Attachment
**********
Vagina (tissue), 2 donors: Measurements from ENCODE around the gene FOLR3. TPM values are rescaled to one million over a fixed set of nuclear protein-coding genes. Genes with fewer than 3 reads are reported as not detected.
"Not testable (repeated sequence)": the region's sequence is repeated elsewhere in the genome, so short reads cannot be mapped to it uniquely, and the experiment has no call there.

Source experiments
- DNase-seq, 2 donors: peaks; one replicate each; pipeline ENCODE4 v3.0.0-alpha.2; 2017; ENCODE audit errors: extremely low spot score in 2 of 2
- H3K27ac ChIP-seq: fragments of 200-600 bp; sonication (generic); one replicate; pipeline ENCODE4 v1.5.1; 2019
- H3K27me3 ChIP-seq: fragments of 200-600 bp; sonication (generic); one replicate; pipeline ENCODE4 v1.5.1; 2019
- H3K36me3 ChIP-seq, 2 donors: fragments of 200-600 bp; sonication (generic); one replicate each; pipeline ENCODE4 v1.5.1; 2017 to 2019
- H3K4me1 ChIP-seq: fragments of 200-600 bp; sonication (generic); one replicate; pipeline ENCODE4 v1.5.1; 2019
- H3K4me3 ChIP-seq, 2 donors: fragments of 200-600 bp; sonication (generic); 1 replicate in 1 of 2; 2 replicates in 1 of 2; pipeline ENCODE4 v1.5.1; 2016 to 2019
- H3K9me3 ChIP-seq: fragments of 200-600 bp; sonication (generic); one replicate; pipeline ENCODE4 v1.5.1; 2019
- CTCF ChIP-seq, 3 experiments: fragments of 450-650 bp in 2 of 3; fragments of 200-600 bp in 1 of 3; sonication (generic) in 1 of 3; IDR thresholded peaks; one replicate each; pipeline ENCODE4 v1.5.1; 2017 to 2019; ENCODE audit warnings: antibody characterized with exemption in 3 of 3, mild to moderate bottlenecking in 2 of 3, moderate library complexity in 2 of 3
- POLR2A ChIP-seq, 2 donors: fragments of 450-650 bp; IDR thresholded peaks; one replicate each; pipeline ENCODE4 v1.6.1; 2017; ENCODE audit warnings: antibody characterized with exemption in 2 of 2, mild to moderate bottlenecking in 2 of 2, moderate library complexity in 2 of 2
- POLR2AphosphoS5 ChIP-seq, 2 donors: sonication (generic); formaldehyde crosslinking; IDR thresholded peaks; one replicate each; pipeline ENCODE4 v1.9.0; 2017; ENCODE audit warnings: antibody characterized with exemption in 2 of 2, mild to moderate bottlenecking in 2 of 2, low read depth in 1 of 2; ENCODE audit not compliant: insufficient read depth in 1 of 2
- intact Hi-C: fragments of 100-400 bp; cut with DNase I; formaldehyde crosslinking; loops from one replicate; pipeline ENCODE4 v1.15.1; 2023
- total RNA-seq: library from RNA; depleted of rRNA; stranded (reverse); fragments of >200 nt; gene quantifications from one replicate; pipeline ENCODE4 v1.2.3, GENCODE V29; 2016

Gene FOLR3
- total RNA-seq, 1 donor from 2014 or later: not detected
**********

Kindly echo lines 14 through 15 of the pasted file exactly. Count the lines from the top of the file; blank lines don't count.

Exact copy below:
- intact Hi-C: fragments of 100-400 bp; cut with DNase I; formaldehyde crosslinking; loops from one replicate; pipeline ENCODE4 v1.15.1; 2023
- total RNA-seq: library from RNA; depleted of rRNA; stranded (reverse); fragments of >200 nt; gene quantifications from one replicate; pipeline ENCODE4 v1.2.3, GENCODE V29; 2016